President Trump’s administration on Thursday announced that the U.S. is leaving a major United Nations (U.N.) agency due to what it sees as anti-Israel bias and needed changes.
The State Department in a statement cited “the need for fundamental reform” in the U.N. Educational, Scientific and Cultural Organization (UNESCO).
The agency added that the move will take effect Dec. 31, 2018, and that the U.S. will seek a “permanent observer” status instead.
U.S. officials said Secretary of State Rex Tillerson made the decision as the result of an internal government deliberation.
The officials added that the U.S. is angry over UNESCO resolutions denying Jewish ties to holy sites and references to Israel as an occupying power.
“[It’s] the unfortunate politicization of the mandate of UNESCO, where anti-Israel bias has been a major factor and something the U.S. has been struggling to address,” said Chris Hegadorn, the U.S. Charge d’Affaires and ranking U.S. representative to UNESCO.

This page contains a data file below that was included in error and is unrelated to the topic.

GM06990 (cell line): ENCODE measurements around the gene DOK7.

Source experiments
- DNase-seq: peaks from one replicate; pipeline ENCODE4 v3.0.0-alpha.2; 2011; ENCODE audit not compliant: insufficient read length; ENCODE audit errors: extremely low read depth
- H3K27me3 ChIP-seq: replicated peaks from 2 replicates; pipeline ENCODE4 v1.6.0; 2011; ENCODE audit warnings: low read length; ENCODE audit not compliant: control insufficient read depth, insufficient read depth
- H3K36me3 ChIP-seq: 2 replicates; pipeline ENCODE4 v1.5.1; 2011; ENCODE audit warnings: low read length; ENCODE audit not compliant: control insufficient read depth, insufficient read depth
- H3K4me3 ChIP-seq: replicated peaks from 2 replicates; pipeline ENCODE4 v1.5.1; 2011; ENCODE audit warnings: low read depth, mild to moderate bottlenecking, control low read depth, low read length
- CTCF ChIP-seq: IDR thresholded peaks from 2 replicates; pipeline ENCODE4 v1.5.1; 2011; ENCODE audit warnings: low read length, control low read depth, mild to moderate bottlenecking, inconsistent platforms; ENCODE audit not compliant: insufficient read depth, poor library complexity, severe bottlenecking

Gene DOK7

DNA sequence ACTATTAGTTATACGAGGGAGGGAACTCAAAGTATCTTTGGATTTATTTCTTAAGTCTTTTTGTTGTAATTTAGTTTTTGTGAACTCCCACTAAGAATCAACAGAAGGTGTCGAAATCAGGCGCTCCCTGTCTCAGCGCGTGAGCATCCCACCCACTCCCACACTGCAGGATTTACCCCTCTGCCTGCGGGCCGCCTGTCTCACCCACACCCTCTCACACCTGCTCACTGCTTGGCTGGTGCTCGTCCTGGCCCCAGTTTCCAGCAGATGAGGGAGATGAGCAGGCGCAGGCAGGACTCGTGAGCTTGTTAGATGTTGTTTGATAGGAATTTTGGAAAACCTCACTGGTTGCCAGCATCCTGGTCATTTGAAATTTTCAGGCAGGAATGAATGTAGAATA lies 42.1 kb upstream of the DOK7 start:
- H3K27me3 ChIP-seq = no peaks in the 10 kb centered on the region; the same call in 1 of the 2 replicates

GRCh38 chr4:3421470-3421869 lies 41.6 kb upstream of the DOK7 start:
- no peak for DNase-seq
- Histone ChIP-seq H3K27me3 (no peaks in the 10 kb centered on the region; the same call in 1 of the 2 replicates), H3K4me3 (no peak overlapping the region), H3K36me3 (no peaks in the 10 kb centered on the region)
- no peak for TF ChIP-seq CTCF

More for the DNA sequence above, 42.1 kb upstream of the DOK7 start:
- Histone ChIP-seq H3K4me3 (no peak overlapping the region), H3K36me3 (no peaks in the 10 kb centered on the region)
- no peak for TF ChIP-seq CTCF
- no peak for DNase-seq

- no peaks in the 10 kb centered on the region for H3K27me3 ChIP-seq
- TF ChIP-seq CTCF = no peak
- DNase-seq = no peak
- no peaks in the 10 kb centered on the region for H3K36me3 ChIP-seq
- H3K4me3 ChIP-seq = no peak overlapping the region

“The accrual of arrears since 2011 since the admission of Palestine as a member state had been mounting,” Hegadorn added.
UNESCO is best known for its World Heritage program which protects cultural sites and traditions around the globe.
The State Department has maintained a UNESCO office and sought to influence the organization behind the scenes.
The U.S. stopped funding UNESCO in 2011, however, after it voted to include Palestine as a member state.
Washington, D.C., pulled America out of UNESCO during the 1980s, arguing it was corrupt, poorly managed and used to advance Soviet interests.
The U.S. rejoined UNESCO in 2003, and it currently owes approximately $550 million in back payments.
The Associated Press contributed to this report.